Thanksgiving is an incredible holiday intended to be spent with family and friends.  We travel from near and far to spend a day gathered together around a dinner table, expressing our gratitude for the people in our lives and our various blessings.  That night, with stomach’s full of turkey and fixin’s, many Americans hit the hay early so they can be up at the crack of dawn to participate in Mortal Kombat down the aisles of their local Walmart in search of cheap pants and DVD players.  For some of us though, the idea of crowded aisles and stranger’s bickering over the last waffle maker seems more like a nightmare than a time-honored tradition.  Black Friday, for many of us, is a day of hiding.

For years now, my best friend from my days in the Corps has spent Thanksgiving with my wife and me.  What started out of convenience because none of us could afford the trip home for Turkey has become tradition, and although we’ve both gained some weight, grown beards, and pursued different careers, only one thing really has changed.  In our twenties, we would get together in whatever state we were living in at the time, put on our best duds and hit the bars for some serious drinking.  Now that we’re solidly in our thirties, we do most of our drinking in sweat pants, standing around my kitchen.  Believe me when I tell you, it’s much, much better.

I live in a small town in Georgia, just off highway 400 and as far into the woods as the internet will reach.  I have one neighbor, named Grizzly (I’m genuinely not kidding) and I’ve only seen my landlord once since February when I moved in.  For a guy like me, with few expenses and a wife that thankfully keeps me from needing to date, it’s a great situation.  So, imagine my surprise this morning when I came to learn that Black Friday traffic for the outlet malls further up the highway was backed up all the way to my quiet stretch of road.  With our hangovers still buzzing and my wife off to work, we were left with a choice.  We could shelter in place, watch all six Rocky movies again and wait for Black Friday to blow over, or we could head out, turn in the opposite direction of traffic and seek what he and I have both come to consider one of our favorite things of all: a quiet place to have a beer.  I won’t lie to you, we did watch a bit of Rocky, but ultimately we chose what we thought would be the road less traveled… we were wrong.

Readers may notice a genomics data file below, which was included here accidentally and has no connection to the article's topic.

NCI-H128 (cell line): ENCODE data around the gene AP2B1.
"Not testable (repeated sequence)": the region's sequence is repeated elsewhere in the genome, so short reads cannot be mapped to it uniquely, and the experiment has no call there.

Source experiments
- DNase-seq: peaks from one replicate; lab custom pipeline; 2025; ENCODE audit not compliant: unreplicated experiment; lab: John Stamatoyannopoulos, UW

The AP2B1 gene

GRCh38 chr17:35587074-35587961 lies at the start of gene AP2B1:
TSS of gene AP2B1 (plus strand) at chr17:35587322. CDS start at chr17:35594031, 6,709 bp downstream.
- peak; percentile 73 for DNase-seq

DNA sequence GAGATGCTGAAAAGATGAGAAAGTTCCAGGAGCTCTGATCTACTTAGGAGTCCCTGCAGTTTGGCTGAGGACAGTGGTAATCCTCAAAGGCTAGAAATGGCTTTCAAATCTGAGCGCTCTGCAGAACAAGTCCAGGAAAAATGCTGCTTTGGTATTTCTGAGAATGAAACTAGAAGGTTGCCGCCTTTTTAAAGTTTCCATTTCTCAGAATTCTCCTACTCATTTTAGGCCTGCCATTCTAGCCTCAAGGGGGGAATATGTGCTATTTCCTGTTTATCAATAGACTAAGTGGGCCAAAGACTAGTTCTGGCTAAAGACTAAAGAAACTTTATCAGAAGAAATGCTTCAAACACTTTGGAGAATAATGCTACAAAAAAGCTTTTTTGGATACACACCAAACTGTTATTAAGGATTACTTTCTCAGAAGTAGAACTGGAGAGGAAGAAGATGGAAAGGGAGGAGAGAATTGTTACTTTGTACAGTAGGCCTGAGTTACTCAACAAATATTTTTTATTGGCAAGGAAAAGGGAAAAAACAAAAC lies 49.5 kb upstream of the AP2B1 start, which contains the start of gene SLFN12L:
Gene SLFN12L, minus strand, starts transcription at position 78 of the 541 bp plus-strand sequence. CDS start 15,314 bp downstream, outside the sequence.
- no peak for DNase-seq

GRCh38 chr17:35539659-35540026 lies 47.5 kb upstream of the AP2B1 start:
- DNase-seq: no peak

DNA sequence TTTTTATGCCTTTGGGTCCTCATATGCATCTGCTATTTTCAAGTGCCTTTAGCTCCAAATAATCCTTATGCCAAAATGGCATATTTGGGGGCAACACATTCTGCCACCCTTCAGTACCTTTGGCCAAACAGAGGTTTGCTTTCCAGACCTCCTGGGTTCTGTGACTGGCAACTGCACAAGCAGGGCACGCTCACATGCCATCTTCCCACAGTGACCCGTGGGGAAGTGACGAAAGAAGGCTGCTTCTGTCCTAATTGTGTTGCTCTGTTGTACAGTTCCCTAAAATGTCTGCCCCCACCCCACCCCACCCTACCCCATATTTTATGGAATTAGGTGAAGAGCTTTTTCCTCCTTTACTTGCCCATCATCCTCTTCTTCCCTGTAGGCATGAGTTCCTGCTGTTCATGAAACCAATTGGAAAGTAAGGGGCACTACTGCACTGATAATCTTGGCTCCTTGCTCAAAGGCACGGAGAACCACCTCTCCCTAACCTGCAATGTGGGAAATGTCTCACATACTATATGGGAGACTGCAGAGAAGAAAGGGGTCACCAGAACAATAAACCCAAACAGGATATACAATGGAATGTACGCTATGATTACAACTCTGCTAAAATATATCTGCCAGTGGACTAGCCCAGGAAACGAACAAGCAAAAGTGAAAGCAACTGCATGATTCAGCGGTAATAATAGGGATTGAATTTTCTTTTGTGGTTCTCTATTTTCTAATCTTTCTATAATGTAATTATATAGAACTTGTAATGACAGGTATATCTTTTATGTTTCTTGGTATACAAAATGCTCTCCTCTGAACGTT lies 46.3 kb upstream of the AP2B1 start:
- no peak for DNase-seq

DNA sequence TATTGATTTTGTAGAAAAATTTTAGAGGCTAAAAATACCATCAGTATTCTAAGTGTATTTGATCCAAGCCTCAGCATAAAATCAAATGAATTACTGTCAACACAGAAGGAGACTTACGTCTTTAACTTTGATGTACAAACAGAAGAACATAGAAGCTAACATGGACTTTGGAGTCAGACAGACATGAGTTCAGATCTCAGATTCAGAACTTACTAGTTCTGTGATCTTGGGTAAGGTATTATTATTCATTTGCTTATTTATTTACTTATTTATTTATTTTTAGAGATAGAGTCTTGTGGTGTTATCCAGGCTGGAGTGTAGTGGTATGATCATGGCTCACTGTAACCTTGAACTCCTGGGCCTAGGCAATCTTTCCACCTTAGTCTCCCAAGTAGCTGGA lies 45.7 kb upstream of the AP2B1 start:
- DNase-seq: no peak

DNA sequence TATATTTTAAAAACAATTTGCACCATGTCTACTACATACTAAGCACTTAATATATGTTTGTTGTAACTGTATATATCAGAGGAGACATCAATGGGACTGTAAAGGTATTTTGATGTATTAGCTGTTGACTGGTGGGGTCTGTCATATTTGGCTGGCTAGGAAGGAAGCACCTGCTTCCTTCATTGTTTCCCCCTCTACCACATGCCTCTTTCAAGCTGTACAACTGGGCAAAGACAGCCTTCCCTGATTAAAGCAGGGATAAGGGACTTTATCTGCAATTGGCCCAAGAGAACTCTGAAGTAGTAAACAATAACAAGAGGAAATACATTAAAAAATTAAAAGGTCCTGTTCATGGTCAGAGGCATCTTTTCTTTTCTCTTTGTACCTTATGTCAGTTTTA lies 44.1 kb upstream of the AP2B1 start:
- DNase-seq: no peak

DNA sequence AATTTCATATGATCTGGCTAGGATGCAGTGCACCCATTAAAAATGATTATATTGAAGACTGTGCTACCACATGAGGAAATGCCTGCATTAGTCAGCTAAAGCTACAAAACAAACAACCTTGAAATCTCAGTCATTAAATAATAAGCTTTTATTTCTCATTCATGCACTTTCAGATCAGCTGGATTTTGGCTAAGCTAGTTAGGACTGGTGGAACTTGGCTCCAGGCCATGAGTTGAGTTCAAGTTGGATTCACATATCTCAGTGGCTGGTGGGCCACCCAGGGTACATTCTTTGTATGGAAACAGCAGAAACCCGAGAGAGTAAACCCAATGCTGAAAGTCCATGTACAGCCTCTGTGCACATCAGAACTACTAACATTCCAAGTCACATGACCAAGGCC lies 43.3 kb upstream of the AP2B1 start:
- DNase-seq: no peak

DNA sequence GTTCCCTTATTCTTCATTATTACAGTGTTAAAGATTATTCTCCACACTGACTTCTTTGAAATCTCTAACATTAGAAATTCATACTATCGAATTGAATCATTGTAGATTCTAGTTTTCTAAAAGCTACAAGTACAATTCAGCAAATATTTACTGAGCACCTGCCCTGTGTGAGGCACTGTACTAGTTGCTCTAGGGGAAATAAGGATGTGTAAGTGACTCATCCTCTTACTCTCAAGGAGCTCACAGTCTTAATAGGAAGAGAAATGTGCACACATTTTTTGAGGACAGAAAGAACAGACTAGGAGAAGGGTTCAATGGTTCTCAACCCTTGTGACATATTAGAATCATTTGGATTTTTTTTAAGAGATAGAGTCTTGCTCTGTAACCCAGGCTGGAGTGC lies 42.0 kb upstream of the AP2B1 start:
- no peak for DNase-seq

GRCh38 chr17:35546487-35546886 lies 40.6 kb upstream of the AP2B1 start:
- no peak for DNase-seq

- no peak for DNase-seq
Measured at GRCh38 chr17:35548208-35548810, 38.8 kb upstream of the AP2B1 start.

Amicolola Falls State Park is a thirty-minute drive from my house, so we laced up our old boots, threw some supplies and a six-pack of beer in our packs, and made a break for the tree line.  We knew plenty of people had the day off, but we assumed they would all be busy at Georgia’s many retail outlets, malls and plazas.  We thought Americans were too lazy, too comfortable, and probably still too full from Thanksgiving to be out on the trails.  When we arrived, this is what we found instead:


Honestly, I’ve never been happier to be disappointed in my life.  Everywhere we went inside the park we were met with droves of parents helping their children charge their way up the countless steps alongside the waterfalls, or teenaged couples holding hands and rolling their eyes as their extended family members, obviously in town for Turkey Day, doted over how cute they were being.  A mile or so into the trail, we ran into an elderly couple, gingerly navigating the rough terrain with walking sticks and wearing fanny packs that likely had more miles on them than my worn out old boots.

Americans, young and old, were outside on Black Friday enjoying the beauty of Georgia’s state parks.  Moms with toddlers in tow, dads with babies on their shoulders, kids chasing Pokemon, and grandparents snapping pictures.  Amid all the beauty and splendor of Georgia’s woods, the most beautiful part was what I had come to avoid.  I love being wrong about how bad things have gotten.

But we didn’t drive out there for me to wax on idealistic about the state of our nation, and we certainly hadn’t earned our beers yet, so we found the approach for the Appalachian trail that was about fifteen miles north of us and set out in search of the solitude we promised ourselves.